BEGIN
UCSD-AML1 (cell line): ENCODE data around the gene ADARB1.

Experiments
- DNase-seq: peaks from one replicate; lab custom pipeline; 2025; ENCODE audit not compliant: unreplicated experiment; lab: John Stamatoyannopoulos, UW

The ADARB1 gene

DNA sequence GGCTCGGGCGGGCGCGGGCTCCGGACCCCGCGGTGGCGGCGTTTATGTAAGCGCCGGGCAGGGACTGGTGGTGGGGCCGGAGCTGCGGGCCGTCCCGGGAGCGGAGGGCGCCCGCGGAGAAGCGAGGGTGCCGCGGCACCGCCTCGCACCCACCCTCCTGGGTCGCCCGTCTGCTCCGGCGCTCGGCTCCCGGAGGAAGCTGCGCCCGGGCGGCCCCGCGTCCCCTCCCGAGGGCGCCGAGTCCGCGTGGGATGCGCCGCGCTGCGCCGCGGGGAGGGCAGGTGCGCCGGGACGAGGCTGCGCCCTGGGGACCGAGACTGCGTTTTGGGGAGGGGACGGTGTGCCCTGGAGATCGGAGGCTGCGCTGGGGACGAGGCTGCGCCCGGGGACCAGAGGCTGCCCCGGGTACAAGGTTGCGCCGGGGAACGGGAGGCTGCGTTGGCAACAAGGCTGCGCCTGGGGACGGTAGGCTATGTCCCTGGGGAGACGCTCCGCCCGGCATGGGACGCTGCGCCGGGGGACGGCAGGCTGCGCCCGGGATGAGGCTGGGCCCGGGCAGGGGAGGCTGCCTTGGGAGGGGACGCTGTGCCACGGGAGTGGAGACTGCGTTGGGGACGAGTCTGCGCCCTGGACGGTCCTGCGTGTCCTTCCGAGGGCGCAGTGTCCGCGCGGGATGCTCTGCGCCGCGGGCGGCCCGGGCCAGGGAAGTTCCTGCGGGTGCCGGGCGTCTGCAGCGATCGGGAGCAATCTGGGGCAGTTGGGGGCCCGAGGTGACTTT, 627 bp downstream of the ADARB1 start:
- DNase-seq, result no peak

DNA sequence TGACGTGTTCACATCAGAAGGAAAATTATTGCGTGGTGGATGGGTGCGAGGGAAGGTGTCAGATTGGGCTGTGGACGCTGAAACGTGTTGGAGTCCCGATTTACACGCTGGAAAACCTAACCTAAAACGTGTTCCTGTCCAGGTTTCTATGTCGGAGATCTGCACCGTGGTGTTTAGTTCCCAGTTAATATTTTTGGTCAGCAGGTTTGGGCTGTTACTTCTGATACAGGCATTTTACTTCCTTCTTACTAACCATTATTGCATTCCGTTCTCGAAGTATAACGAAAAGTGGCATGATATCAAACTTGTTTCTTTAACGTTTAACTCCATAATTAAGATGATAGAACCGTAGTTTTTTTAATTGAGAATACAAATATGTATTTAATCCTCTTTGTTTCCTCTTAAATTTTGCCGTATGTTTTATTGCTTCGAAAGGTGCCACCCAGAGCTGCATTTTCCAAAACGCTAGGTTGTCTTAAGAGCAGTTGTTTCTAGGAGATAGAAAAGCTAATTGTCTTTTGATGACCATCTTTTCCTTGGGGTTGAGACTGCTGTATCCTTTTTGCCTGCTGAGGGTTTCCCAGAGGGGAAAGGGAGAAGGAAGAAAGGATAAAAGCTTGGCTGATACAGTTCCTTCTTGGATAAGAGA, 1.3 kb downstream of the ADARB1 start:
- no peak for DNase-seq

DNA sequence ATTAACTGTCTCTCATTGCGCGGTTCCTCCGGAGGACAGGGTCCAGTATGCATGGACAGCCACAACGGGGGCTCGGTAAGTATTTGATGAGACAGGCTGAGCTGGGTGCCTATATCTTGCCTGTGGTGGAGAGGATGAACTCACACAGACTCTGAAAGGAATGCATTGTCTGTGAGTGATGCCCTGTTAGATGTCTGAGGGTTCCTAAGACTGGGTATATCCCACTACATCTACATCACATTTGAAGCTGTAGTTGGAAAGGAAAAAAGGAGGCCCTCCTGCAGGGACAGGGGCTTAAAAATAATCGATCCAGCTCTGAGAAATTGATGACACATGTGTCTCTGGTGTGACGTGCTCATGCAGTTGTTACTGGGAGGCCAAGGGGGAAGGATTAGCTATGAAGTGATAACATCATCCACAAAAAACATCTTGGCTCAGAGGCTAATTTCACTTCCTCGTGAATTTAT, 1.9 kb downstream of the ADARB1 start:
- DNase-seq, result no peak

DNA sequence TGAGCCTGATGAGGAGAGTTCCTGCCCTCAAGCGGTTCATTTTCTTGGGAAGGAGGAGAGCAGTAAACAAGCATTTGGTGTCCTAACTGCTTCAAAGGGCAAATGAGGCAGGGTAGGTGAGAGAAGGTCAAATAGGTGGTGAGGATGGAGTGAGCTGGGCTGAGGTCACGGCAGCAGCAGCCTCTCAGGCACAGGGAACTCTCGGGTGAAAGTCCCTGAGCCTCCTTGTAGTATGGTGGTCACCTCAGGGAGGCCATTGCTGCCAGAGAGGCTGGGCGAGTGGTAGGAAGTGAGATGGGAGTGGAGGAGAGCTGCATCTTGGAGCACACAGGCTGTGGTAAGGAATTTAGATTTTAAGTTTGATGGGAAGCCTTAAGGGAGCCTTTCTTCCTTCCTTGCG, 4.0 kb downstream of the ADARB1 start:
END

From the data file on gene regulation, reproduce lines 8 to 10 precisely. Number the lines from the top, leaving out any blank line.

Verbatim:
- no peak for DNase-seq

DNA sequence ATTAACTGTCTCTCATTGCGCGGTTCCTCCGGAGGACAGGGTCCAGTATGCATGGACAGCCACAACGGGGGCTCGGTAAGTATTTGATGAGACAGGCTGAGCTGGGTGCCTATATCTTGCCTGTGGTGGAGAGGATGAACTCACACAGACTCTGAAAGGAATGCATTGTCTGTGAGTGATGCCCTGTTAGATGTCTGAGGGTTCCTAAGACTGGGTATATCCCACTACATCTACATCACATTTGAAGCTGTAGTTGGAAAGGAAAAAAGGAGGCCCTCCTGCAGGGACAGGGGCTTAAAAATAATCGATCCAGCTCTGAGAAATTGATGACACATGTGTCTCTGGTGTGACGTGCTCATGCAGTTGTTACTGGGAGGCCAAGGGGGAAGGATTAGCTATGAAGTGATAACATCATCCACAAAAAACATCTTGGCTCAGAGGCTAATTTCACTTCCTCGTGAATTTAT, 1.9 kb downstream of the ADARB1 start:
- DNase-seq, result no peak